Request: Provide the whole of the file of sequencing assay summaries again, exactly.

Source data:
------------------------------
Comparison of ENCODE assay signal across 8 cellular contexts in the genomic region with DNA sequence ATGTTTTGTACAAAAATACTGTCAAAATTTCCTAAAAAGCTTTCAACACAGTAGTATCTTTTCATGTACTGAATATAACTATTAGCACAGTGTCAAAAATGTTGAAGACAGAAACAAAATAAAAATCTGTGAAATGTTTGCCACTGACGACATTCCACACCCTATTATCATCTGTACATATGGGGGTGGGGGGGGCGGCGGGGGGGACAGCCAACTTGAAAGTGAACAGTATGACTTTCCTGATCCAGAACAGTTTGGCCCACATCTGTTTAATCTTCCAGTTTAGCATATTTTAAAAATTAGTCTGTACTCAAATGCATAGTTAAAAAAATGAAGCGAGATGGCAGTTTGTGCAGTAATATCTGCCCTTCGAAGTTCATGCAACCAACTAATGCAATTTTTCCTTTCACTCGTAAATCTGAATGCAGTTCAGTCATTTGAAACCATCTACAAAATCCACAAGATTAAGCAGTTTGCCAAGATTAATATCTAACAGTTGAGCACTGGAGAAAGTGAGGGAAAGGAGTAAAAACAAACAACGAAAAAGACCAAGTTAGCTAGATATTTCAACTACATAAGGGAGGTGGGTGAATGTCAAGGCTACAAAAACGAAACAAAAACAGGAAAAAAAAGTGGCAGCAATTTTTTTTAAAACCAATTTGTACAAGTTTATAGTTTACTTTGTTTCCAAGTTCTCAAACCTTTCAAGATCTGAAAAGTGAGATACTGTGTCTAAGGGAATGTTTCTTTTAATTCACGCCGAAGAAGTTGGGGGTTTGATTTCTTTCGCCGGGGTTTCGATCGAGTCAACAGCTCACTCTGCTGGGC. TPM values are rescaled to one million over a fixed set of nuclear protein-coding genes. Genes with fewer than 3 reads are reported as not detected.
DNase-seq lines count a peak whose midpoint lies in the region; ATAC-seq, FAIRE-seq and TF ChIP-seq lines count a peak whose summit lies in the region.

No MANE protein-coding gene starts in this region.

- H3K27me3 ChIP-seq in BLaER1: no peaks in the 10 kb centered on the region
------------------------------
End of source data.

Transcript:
Comparison of ENCODE assay signal across 8 cellular contexts in the genomic region with DNA sequence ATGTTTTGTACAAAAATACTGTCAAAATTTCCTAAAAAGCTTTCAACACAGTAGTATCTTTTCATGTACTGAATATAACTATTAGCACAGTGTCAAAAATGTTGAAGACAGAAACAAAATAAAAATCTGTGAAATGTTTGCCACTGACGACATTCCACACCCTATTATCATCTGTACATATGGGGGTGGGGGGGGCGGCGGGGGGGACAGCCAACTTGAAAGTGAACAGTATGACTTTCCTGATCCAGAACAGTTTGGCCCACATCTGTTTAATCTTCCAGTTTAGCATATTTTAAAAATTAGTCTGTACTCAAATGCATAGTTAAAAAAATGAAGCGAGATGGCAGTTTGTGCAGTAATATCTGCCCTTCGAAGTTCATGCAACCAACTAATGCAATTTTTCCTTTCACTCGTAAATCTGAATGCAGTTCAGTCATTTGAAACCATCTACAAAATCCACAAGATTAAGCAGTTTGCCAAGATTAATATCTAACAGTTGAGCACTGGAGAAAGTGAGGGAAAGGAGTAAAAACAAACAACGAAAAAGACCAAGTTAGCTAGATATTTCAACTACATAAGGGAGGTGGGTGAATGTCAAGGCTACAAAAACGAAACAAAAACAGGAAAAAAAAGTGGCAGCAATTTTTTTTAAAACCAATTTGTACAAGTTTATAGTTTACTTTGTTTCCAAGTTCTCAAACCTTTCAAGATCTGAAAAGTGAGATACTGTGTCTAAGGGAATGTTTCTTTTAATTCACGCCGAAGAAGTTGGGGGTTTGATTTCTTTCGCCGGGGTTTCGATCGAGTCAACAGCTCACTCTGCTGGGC. TPM values are rescaled to one million over a fixed set of nuclear protein-coding genes. Genes with fewer than 3 reads are reported as not detected.
DNase-seq lines count a peak whose midpoint lies in the region; ATAC-seq, FAIRE-seq and TF ChIP-seq lines count a peak whose summit lies in the region.

No MANE protein-coding gene starts in this region.

- H3K27me3 ChIP-seq in BLaER1: no peaks in the 10 kb centered on the region